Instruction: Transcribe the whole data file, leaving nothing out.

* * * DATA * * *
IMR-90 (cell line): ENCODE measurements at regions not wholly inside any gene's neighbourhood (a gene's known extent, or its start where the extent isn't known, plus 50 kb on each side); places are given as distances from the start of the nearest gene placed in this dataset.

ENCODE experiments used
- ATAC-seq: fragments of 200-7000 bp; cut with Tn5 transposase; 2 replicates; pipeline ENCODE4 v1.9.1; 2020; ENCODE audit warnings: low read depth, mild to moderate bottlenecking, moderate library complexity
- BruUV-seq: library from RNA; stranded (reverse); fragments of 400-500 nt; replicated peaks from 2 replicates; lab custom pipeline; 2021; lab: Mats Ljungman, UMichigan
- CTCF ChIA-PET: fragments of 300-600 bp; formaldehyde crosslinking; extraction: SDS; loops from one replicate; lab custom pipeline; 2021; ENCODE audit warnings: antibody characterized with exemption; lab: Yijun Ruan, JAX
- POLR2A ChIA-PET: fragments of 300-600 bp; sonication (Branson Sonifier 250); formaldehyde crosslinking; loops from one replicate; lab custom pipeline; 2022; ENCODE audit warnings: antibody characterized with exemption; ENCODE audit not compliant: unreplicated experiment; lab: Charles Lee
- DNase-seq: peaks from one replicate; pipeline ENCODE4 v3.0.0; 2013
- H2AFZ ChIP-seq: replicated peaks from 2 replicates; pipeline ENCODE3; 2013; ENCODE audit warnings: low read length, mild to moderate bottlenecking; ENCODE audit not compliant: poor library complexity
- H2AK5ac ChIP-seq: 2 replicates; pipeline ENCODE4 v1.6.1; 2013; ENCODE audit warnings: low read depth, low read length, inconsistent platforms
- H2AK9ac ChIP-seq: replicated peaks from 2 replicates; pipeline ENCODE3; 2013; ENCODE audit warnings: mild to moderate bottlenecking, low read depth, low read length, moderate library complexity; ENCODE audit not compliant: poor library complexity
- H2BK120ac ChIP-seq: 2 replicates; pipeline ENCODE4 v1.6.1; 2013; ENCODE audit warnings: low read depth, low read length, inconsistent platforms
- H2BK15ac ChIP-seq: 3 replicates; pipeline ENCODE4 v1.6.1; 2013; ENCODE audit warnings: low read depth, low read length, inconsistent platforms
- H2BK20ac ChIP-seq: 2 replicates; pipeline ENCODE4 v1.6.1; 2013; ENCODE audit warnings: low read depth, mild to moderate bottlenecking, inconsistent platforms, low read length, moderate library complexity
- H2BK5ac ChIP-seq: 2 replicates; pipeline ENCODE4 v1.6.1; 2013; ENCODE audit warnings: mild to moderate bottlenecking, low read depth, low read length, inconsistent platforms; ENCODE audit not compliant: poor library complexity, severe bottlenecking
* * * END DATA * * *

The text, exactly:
IMR-90 (cell line): ENCODE measurements at regions not wholly inside any gene's neighbourhood (a gene's known extent, or its start where the extent isn't known, plus 50 kb on each side); places are given as distances from the start of the nearest gene placed in this dataset.

ENCODE experiments used
- ATAC-seq: fragments of 200-7000 bp; cut with Tn5 transposase; 2 replicates; pipeline ENCODE4 v1.9.1; 2020; ENCODE audit warnings: low read depth, mild to moderate bottlenecking, moderate library complexity
- BruUV-seq: library from RNA; stranded (reverse); fragments of 400-500 nt; replicated peaks from 2 replicates; lab custom pipeline; 2021; lab: Mats Ljungman, UMichigan
- CTCF ChIA-PET: fragments of 300-600 bp; formaldehyde crosslinking; extraction: SDS; loops from one replicate; lab custom pipeline; 2021; ENCODE audit warnings: antibody characterized with exemption; lab: Yijun Ruan, JAX
- POLR2A ChIA-PET: fragments of 300-600 bp; sonication (Branson Sonifier 250); formaldehyde crosslinking; loops from one replicate; lab custom pipeline; 2022; ENCODE audit warnings: antibody characterized with exemption; ENCODE audit not compliant: unreplicated experiment; lab: Charles Lee
- DNase-seq: peaks from one replicate; pipeline ENCODE4 v3.0.0; 2013
- H2AFZ ChIP-seq: replicated peaks from 2 replicates; pipeline ENCODE3; 2013; ENCODE audit warnings: low read length, mild to moderate bottlenecking; ENCODE audit not compliant: poor library complexity
- H2AK5ac ChIP-seq: 2 replicates; pipeline ENCODE4 v1.6.1; 2013; ENCODE audit warnings: low read depth, low read length, inconsistent platforms
- H2AK9ac ChIP-seq: replicated peaks from 2 replicates; pipeline ENCODE3; 2013; ENCODE audit warnings: mild to moderate bottlenecking, low read depth, low read length, moderate library complexity; ENCODE audit not compliant: poor library complexity
- H2BK120ac ChIP-seq: 2 replicates; pipeline ENCODE4 v1.6.1; 2013; ENCODE audit warnings: low read depth, low read length, inconsistent platforms
- H2BK15ac ChIP-seq: 3 replicates; pipeline ENCODE4 v1.6.1; 2013; ENCODE audit warnings: low read depth, low read length, inconsistent platforms
- H2BK20ac ChIP-seq: 2 replicates; pipeline ENCODE4 v1.6.1; 2013; ENCODE audit warnings: low read depth, mild to moderate bottlenecking, inconsistent platforms, low read length, moderate library complexity
- H2BK5ac ChIP-seq: 2 replicates; pipeline ENCODE4 v1.6.1; 2013; ENCODE audit warnings: mild to moderate bottlenecking, low read depth, low read length, inconsistent platforms; ENCODE audit not compliant: poor library complexity, severe bottlenecking